Mish's Market Minute

How to Improve Your Profit-Taking Rules

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The S&P 500 (SPY) and the Nasdaq 100 (QQQ) both sit at highs, while the small-cap Russell 2000 (IWM) digests its recent breakout.

Triggered from Wednesday's bullish Fed meeting, the overall market has made a huge push Thursday. While many traders are loading up on positions, it is also a great time to sell into strength. This is a smart strategy for taking profits because large moves are often followed by digestion days, where the market consolidates or pulls back for a breather. Knowing where to take profits is a highly debated topic, which is why traders must have pre-determined rules for doing so. One common rule is to place a profit target that is at least double the dollar amount you risked on the trade.

However, no matter where you take a profit, it is highly unlikely you will pick the top. Nonetheless, many traders feel as though they've left money on the table, and while the disappointment can hurt, this is completely normal and part of trading. With that said, selling into strength is a great way to take profits and, paired with some simple rules, can make it even easier to keep your emotions in check while doing so.

To jump right in, we should understand that many traders hate taking profits when they find they could have made much more money. Some even feel the same amount of discomfort comparable to taking a loss on a trade. While this seems like a crazy way to think, it happens more often than you might expect, as, while trading can be very technical, it can also be very emotional. Therefore, we should implement rules to help us trade with confidence and keep our minds clear for the next great trade.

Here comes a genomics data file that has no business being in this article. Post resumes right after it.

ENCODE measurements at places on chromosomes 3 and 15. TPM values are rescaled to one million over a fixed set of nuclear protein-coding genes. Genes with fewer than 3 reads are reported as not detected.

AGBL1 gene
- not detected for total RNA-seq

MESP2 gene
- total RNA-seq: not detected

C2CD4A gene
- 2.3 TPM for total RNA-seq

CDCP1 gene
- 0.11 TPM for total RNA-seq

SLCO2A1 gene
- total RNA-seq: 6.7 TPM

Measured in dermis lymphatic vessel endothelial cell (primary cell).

Besides having strict rules as stated before, like selling once you have made a return greater than double your risk, one can also sell small portions of their trade instead of selling the full amount. This may seem simple, but, for example, if you sell 25% of your position into strength, you will not only take profits but also have the confidence to let the trade continue with much less emotional baggage. If the trade sells off, you will feel better knowing you took some profits. On the other hand, if the trade continues higher, you still have most of your position and can incrementally continue to sell. Either way, this gives someone the confidence to let a trade have more space to work and the emotional freedom to better manage the position without focusing too much on dollars made or lost.


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ETF Summary

  • S&P 500 (SPY): 454 main support.459 minor support the 10-DMA.
  • Russell 2000 (IWM): 234.53 support. Digestion day.
  • Dow (DIA): 356.60 support. Doji day.
  • Nasdaq (QQQ): New highs. 382.78 main support.
  • KRE (Regional Banks): Inside day. 72.90 support area.
  • SMH (Semiconductors): Large range day. 277 main support.
  • IYT (Transportation): 280 resistance.
  • IBB (Biotechnology): 160.27 support the 200-DMA.
  • XRT (Retail): Doji day. 98 support area.


Forrest Crist-Ruiz

MarketGauge.com

Assistant Director of Trading Research and Education

Mish Schneider
About the author: serves as Director of Trading Education at MarketGauge.com. For nearly 20 years, MarketGauge.com has provided financial information and education to thousands of individuals, as well as to large financial institutions and publications such as Barron’s, Fidelity, ILX Systems, Thomson Reuters and Bank of America. In 2017, MarketWatch, owned by Dow Jones, named Mish one of the top 50 financial people to follow on Twitter. In 2018, Mish was the winner of the Top Stock Pick of the year for RealVision. Learn More
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